1. Hey Florence,
      as I lately found out, removing the eraser holder is very easy – no pair of pliers needed.

      Just: Grab & turn!

      It’s so cool…It comes off completely unharmed since it’s only held by glue. If it wasn’t such a logistic effort, you could send me your collected holders… They are the part I use (combined with another pencil)…



  2. I have the impression that pencils in the US tend to have ferrules with erasers whereas in Europe they lack the eraser. Am I wrong?

    1. Art or drawing pencils also tend not to have erasers on the end. But yes, American pencils tend to include erasers on the end. The quality of those erasers are iffy.

  3. Hey Laura, thank so much for your article! Saved me lots of time and money to find the best erasers to try out. Already running the test with the MONO smart – very good performance so far. If only there was a more elegant way to cut this one in length. Have you worked out a satisfying way already? I thought about sanding…Soon I’ll show my way of combining my favorite pencil with this, my favorite eraser holder…holding my favorite eraser. I’ll sure link this page!


    1. You have Tina to thank for this article, Thorsten but I’m glad you enjoyed it. — Ana, ed-in-chief.

  4. Hello Laura!
    My method (used so far only with a Pentel Hi Polymer block), was to slowly yet forcefully press an “empty” ferrule down into the block.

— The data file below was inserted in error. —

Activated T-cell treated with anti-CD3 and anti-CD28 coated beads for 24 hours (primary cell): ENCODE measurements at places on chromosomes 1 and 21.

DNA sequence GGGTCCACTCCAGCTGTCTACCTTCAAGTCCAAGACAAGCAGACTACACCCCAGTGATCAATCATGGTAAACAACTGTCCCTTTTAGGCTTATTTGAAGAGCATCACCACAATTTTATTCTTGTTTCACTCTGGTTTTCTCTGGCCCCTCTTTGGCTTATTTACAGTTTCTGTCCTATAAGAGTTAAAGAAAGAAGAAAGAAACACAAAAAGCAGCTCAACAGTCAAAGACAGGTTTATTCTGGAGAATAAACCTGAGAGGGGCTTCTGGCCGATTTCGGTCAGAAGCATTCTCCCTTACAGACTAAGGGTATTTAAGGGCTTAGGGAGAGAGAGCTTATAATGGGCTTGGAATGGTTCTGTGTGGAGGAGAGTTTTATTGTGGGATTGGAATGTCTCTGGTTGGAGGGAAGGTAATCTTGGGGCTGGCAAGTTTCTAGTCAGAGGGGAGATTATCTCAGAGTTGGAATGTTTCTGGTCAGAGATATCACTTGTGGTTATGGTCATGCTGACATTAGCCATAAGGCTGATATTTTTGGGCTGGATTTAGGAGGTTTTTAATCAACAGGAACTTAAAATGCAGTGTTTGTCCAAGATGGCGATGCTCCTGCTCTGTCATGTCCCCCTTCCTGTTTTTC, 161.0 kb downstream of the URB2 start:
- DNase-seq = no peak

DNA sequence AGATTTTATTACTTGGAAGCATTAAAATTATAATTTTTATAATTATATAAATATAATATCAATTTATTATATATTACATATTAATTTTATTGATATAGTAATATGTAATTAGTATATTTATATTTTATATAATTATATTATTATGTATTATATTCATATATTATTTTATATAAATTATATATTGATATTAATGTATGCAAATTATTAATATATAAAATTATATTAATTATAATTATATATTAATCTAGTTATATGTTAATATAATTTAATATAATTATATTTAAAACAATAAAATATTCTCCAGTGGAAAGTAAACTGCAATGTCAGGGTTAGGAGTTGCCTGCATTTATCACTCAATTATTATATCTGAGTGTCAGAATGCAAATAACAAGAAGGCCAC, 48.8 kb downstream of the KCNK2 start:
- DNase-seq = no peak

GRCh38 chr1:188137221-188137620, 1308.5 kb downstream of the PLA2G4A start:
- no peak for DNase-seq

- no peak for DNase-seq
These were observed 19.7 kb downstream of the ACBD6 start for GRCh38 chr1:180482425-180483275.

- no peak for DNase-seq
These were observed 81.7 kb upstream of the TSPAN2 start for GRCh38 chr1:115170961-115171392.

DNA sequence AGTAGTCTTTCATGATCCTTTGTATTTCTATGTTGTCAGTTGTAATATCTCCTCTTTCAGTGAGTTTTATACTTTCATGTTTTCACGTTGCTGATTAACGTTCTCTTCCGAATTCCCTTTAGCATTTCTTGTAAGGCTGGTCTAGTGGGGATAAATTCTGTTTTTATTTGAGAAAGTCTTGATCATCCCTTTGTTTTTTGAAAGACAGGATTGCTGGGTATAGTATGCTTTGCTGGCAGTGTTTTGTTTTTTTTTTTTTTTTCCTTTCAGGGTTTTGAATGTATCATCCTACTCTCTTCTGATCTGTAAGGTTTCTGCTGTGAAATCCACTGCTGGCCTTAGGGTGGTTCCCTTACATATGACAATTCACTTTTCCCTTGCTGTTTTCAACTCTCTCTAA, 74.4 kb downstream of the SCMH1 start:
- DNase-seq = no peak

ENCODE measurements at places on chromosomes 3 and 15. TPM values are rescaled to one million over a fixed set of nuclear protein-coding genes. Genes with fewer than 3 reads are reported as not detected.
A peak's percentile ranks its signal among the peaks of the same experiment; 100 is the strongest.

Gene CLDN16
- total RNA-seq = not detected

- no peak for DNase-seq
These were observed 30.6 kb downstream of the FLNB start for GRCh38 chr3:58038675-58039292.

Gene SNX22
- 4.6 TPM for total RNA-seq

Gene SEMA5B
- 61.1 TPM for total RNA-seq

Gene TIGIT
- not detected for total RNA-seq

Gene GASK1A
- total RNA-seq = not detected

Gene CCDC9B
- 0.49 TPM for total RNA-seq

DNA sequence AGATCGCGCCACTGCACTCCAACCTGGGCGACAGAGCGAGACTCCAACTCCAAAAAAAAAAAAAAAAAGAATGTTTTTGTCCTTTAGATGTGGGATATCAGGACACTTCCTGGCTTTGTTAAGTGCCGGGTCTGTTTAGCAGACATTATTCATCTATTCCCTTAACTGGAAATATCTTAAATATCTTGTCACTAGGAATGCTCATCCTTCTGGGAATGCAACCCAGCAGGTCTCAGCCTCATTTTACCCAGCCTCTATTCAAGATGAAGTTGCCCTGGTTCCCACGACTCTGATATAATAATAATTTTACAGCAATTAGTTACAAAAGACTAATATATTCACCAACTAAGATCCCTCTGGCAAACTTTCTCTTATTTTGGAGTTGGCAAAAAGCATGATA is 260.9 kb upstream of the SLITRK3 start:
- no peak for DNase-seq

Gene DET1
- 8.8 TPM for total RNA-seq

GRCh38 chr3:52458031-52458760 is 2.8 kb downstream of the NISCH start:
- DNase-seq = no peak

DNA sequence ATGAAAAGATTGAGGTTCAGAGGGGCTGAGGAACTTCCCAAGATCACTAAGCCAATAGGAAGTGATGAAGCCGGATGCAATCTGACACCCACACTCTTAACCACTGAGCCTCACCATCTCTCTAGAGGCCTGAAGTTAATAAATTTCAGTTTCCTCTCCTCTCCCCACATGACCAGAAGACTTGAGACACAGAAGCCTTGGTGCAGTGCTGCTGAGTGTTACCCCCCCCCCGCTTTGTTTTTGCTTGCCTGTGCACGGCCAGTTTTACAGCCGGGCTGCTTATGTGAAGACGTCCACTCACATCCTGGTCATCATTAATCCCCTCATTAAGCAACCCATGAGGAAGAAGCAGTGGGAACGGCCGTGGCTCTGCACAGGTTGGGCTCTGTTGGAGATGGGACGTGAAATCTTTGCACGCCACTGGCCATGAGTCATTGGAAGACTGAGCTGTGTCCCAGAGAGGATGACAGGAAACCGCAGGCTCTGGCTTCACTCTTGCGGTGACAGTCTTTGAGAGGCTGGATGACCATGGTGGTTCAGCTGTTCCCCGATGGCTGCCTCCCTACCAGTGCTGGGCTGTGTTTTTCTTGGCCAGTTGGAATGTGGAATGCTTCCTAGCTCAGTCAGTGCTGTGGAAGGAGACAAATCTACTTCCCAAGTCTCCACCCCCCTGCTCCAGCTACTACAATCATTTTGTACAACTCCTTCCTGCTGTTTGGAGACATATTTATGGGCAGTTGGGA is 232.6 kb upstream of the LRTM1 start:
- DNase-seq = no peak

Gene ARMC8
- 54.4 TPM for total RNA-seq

Do not know if this might work with other block erasers.
    Very pleased with mine so far.
    Jim Holzemer

  5. I took the eraser out–bought a box of Paper Mate 73015 erasers from Amazon (144 for $4.57)–put the cheap pink eraser over the piece of metal and inserted it into the back of Blackwing pencil–and pushed down. It’s a little snug, but the eraser works better than the dreaded Blackwing eraser!

  6. I wonder if you have any tips for the problem I’m having — which is erasers that fit too loosely in the holder. When I pull them out, extend the eraser, and replace, even modest pressure causes them to slip back down into the ferrule. I suppose I could cut a small block of something to create a little booster inside, but this seems like a nuisance — besides, I’d have to keep cutting different lengths to keep my eraser suitably extended.

    1. I’m having the same problem, would love to know how other people solve for the eraser sliding back down into the holder??

  7. Hi Shelly and Andro!
    I know the problem – specially with well fitting erasers that have grown short over time.

    I‘m lately quite happy with my approach:
    I used a fine tip of a nail – combined with makeshift supporting structures – to punch small … dents (?) in my ferrule.
    They make for little „teeth“ pointing inward.
    They hold the eraser very firm and secure it around their rims, close to the folds.

    It’sa bit tricky to keep the ferrule alive while denting it. Unfolding is NOT recommended…:-) It breaks quite easily…

    Please let me know if it sounds too risky to try yourselves.